April 23 is St George’s Day, the patron saint of England, and from 21-23 April there are a number of events in London celebrating the day. Most English people would probably be surprised to learn that St George is the saint not only of England but places as varied as Catalonia, Ethiopia, Greece, Serbia and many more countries as well as cities such as Istanbul and Moscow.
If you asked the majority kids about St George they’d most likely say he was the knight with the red cross on a white tunic who slayed a dragon to save a maiden. In fact he was a Roman soldier born in Turkey in the 3rd century whose family was Christian. He rose to a high military rank but then protested Roman persecution of Christians and was tortured and beheaded at Lydda in Palestine.
He was made popular in England by returning Crusader Knights in the 11th century who said they’d seen a vision of him in white robes with a red cross at the siege of Antioch. He became the official patron saint of England after Henry V’s victory at Agincourt in 1425.
Commemorating St George’s Day has been controversial over the last 30 years with the liberal/politically correct media and political groups in Britain nervous about white English people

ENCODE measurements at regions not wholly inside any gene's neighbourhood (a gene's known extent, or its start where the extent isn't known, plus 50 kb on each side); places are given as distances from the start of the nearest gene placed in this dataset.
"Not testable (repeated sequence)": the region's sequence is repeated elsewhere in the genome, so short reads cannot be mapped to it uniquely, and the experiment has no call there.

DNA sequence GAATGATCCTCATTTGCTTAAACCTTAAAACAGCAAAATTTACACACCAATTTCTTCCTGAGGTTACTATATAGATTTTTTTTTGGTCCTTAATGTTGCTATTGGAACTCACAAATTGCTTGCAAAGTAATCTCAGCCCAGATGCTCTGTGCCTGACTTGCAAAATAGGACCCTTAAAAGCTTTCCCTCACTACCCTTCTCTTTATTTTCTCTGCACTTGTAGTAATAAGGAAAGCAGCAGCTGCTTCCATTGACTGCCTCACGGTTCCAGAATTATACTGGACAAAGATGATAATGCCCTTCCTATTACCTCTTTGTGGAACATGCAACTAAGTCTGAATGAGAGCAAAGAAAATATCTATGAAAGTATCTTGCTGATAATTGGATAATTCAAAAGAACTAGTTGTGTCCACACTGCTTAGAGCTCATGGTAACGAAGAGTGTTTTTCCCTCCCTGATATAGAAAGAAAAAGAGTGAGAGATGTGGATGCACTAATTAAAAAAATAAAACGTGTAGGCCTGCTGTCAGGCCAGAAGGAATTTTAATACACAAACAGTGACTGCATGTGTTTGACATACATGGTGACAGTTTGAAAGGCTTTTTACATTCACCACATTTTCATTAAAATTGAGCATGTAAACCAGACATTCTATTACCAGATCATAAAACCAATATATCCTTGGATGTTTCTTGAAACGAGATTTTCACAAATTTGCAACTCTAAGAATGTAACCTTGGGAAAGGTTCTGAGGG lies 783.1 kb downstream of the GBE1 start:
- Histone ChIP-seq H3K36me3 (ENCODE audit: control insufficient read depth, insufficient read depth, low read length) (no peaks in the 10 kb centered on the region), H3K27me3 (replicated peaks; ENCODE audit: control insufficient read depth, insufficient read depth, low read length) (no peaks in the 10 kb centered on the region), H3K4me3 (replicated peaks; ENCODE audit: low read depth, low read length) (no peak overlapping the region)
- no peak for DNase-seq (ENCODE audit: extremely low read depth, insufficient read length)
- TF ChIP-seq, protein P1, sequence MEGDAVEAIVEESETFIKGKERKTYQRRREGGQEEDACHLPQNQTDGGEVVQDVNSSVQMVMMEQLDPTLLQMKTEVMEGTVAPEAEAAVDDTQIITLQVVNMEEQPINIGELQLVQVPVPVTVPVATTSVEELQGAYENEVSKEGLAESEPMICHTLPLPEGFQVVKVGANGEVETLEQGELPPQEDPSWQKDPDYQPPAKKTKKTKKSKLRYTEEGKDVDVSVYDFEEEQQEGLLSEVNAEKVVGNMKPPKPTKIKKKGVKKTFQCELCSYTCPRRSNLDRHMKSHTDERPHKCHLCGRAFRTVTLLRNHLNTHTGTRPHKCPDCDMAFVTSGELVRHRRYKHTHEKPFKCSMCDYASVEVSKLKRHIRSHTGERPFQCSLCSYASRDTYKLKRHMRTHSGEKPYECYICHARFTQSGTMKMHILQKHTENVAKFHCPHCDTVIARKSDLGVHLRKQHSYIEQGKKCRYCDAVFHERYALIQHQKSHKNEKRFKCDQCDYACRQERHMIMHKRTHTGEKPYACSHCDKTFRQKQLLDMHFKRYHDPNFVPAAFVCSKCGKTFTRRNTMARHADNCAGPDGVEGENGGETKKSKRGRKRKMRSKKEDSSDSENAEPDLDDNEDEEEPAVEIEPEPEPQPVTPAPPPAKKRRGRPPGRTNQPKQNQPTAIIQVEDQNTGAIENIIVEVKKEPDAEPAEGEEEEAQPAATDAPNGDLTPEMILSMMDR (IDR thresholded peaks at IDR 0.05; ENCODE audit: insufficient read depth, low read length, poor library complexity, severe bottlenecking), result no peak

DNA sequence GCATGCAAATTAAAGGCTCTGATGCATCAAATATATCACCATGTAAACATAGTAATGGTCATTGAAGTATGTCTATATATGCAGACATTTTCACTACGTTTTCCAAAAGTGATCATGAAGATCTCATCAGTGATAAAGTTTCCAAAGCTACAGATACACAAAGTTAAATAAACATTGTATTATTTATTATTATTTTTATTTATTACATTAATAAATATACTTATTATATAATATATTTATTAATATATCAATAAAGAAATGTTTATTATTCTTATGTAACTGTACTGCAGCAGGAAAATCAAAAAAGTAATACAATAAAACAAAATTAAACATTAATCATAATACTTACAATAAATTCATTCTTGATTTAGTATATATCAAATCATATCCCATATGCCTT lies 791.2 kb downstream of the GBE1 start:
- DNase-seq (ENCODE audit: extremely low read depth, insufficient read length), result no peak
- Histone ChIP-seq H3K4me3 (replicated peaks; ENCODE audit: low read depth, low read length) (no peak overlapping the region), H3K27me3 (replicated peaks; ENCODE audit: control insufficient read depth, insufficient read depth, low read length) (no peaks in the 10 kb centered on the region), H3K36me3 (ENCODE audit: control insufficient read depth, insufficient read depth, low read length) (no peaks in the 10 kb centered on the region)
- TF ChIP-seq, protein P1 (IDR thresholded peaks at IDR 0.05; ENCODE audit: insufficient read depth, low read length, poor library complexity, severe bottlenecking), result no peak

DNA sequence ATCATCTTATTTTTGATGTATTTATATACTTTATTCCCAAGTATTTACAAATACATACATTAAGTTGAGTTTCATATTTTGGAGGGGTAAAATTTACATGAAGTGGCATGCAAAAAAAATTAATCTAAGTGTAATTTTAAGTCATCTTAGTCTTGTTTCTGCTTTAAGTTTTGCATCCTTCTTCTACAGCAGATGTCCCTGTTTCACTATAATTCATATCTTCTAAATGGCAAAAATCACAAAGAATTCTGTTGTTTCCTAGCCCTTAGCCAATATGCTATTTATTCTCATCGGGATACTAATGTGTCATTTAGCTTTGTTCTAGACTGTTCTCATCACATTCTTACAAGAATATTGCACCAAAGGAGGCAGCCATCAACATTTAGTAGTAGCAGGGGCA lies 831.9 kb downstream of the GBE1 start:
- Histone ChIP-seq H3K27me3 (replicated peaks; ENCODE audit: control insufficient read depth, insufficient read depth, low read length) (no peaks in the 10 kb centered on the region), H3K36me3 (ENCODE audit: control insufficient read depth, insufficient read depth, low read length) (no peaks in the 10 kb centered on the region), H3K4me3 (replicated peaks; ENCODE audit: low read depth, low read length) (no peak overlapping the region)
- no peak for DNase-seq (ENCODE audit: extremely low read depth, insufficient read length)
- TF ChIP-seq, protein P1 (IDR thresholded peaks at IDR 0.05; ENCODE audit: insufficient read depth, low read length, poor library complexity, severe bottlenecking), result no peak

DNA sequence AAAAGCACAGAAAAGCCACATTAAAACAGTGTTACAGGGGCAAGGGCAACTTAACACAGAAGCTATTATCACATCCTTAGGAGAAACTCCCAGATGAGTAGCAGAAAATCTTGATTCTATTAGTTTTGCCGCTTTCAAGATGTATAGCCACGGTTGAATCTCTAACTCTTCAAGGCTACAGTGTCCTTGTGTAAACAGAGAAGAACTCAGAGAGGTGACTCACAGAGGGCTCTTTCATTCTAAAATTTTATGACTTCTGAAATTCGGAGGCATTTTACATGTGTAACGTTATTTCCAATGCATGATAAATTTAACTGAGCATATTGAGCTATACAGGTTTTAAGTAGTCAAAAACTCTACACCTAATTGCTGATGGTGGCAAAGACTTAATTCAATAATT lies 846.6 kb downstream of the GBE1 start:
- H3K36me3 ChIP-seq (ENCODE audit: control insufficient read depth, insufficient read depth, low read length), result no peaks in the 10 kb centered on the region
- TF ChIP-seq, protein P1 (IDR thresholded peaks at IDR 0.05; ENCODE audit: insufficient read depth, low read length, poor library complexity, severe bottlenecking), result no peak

waving their national flag and potentially causing immigrants to have nervous breakdowns.
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St George’s day events this weekend start on 21 April with a parade to the Cenotaph in Whitehall organised by the Royal Society of Saint George. At the Cenotaph they’ll be a short service, a wreath laying and a march past. Events start at 10.30am.
In Covent garden on 21 April from 10.30am-5.30pm there’s a Festival for St George which includes performances by the English Folk Song and Dance Society, Band of London Yeomanry, Moulton Morris and the Jive Aces, plus Punch and Judy and Mummers Plays. Admission is free.
This year’s St George’s Day theme is English humour and on 23 April in Trafalgar Square from 12.30p-9pm there’s a series of free screenings including the following,
12.30pm Classic television comedy clips selcted by the British Film Institute(BFI).
1-2pm Futtock’s End starring Ronnie Barker.
2-5pm Historic silent films from BFI National Archive revealing London across the 20th century.
5-6.30pm Selection of comedy clips from BFI archive.
6.45-7.15pm Coconut Orchestra world record attempt. Sign up to join the London stage production of Monty Python’s Spamalot in an attempt to break the world record currently held by New York with 1785 people, register from 5pm onwards.
7.30-9pm Screening of Monty Python and the Holy Grail.
City Hall is also hosting a photographic exhibition until 25 April featuring portraits of leading British comedians past and present.